|Posted on Wednesday, June 08, 2005 - 07:12 am: ||
3,847, no make that 3,849... no, 3,928 if they don't wash their hands often. J
Just kidding... the variables for the numbers you seek are tremendous. It would also be nearly impossible to measure "how many times an individual may leave their fingerprint on different objects in a day or week."
In your photographic exhibit, I recommend that you include a close-up image of pores along the peaks of fingerprint ridges (similar to the peaks of mountain ridges). The pores resemble miniature bird baths. Those tiny bird baths are constantly replenished with eccrine gland secretions (98 to 99% water) that are deposited on each surface touched... deposited in a pattern conforming to the peaks of the ridges bearing those tiny bird baths.
How many prints will be deposited, and of those deposited, how many will be identifiable, is subject to factors that are impossible to predict and which vary widely from person to person. Eccrine gland secretions are influenced by factors such as the following:
Think of fingerprints as being somewhat similar to pre-inked (self-replenishing) rubber stamps. Imagine yourself going through a day or week using those ink stamps to touch everything. Sometimes the stamp may not leave a legible impression because there was insufficient time between "touches" for the ink to recoat the surface. Sometimes the surface touched may be too rough to record a legible impression. Sometimes the stamp may be sliding/smearing the impression during the touching. Sometimes someone else's stamp may obliterate your stamp on a doorknob.
- Temperature (hot weather makes you sweat more);
- Diet (gustatorial sweating... remember how your forehead starts dripping while eating spicy food?);
- Mental excitement/stress (that is why polygraph examiners put those galvanic skin response electrodes on your fingers - to measure eccrine gland secretions and the resulting fluctuation in electrical resistance);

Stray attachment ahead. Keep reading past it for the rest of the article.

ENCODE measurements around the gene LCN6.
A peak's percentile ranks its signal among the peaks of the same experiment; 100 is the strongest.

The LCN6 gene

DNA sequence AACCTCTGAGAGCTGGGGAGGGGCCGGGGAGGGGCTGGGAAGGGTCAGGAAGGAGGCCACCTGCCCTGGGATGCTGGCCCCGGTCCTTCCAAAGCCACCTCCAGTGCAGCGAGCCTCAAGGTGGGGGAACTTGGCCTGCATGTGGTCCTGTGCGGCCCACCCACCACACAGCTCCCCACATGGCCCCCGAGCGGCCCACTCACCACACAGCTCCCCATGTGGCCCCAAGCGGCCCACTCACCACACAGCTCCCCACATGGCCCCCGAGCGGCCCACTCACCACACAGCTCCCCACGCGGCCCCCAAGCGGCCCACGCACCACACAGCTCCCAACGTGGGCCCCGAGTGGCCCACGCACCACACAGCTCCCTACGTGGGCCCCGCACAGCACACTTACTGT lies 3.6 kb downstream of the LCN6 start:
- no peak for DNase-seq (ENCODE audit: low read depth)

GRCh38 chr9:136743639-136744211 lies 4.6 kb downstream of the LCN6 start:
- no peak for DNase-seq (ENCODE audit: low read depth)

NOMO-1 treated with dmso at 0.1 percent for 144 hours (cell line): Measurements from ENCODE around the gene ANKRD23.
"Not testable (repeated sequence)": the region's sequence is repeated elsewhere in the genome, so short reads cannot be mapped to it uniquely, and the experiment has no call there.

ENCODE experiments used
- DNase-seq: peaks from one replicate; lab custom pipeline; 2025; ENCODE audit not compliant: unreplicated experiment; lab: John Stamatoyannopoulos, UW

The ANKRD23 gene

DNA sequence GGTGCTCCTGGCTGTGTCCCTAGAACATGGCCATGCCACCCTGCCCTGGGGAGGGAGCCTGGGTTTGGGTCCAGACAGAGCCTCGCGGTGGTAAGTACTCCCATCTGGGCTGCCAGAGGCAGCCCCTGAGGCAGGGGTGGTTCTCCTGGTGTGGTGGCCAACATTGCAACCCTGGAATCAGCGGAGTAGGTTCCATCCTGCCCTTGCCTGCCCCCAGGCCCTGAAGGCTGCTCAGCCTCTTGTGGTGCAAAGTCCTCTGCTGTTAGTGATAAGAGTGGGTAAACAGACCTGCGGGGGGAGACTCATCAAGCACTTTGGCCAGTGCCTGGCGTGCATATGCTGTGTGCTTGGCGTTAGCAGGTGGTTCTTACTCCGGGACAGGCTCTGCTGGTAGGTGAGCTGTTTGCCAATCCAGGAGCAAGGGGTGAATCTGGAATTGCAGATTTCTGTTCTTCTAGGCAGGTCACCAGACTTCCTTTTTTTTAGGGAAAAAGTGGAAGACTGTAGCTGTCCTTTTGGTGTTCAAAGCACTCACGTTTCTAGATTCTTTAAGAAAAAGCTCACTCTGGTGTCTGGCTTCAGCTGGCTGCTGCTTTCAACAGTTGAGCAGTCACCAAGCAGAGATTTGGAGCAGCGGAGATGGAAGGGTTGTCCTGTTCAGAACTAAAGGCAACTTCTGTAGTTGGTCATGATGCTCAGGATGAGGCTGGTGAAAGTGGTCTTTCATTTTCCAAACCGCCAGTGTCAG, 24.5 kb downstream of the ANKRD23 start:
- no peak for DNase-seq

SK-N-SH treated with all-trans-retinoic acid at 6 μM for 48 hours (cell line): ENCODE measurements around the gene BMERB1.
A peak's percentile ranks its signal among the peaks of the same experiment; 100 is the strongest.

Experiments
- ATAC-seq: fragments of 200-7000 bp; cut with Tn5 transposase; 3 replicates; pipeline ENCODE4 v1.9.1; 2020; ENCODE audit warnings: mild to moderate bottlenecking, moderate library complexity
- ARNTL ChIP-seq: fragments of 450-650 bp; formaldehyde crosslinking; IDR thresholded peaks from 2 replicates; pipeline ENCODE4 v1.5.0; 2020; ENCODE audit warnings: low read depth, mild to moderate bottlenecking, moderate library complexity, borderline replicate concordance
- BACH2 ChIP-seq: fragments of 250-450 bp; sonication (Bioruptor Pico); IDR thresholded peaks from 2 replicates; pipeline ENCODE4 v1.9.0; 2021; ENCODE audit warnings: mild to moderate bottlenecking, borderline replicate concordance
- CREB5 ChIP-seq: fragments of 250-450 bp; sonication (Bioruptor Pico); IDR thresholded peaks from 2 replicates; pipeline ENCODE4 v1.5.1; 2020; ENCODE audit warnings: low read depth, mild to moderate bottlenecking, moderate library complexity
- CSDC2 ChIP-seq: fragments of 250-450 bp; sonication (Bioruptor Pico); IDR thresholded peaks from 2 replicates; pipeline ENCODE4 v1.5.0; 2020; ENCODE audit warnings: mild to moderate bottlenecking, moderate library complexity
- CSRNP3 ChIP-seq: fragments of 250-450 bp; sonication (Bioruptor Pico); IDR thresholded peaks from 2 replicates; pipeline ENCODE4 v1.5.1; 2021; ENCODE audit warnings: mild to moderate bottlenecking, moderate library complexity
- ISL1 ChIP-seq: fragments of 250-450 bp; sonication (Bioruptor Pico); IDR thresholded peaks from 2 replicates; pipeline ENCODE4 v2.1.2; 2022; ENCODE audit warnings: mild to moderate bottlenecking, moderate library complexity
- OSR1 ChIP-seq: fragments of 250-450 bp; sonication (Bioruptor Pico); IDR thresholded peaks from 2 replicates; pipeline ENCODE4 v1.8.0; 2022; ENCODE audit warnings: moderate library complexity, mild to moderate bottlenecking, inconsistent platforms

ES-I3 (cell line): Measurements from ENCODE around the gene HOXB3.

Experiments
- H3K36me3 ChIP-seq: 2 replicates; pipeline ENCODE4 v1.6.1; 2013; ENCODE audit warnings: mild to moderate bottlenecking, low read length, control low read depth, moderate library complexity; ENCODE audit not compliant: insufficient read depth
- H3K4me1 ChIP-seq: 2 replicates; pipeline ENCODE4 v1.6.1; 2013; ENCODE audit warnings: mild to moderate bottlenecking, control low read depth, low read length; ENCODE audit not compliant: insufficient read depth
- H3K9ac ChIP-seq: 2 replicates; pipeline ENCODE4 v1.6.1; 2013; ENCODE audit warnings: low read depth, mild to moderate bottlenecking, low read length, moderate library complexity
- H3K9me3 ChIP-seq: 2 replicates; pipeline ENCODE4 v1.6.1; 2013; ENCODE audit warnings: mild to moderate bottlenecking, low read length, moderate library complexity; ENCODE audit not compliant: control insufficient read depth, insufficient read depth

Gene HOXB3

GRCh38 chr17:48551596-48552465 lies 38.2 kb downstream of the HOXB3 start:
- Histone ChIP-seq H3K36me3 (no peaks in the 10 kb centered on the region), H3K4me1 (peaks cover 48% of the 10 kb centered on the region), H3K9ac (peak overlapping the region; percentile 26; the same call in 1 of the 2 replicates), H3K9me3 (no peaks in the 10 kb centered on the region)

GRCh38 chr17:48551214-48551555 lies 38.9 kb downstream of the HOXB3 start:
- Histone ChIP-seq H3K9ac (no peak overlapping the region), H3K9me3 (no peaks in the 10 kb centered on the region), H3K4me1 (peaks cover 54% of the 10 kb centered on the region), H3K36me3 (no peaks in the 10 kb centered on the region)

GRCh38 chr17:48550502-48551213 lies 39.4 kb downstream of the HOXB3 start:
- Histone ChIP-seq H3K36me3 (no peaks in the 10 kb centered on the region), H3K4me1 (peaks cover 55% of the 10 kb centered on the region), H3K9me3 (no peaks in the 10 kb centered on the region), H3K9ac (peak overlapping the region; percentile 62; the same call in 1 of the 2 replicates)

- Physical exercise (the amount of sweat during exercise will be impacted by the temperature and relative humidity).
To make the concept of name stamps even more similar to fingerprints, imagine that instead of blue, red or some other color of ink, that your stamps are depositing water-based invisible ink that dries within minutes after touching a surface and can only be seen with an ultra-violet light. There could be thousands of stamp impressions on surfaces "touched" during a day/week. How could you count all of the impressions or even know if you shined the UV light in all the places necessary to find them? And like fingerprints, your stamps will sometimes pick-up contaminates such as oil, dirt, paint, or blood... and will deposit varying amounts of those contaminates in a number of impressions.
Real latent finger and palm prints are more difficult to detect (simply using any type of light source without other chemical processing is not going to find many of them). Providing a statistic as to how many identifiable fingerprints a person deposits in a single day would cost a fortune for the forensic processing alone, not to mention the hundreds of thousands of dollars in damage done to walls, equipment, doors, cars, etc., due to chemical processing to detect and harvest all the identifiable latent prints.
Suffice it to say that the number of prints an individual may deposit in a day or week is between zero (for some persons in a catatonic state, paralyzed or unconscious) to many thousands.
|Posted on Tuesday, June 07, 2005 - 02:57 pm: ||
Hi, I am setting up a photography exhibition based on fingerprints and I am wondering if anyone knows where I can seek information about surveys carried out on fingerprints? What I need, is any approximations about how many times an individual may leave their fingerprint on different objects in a day or week?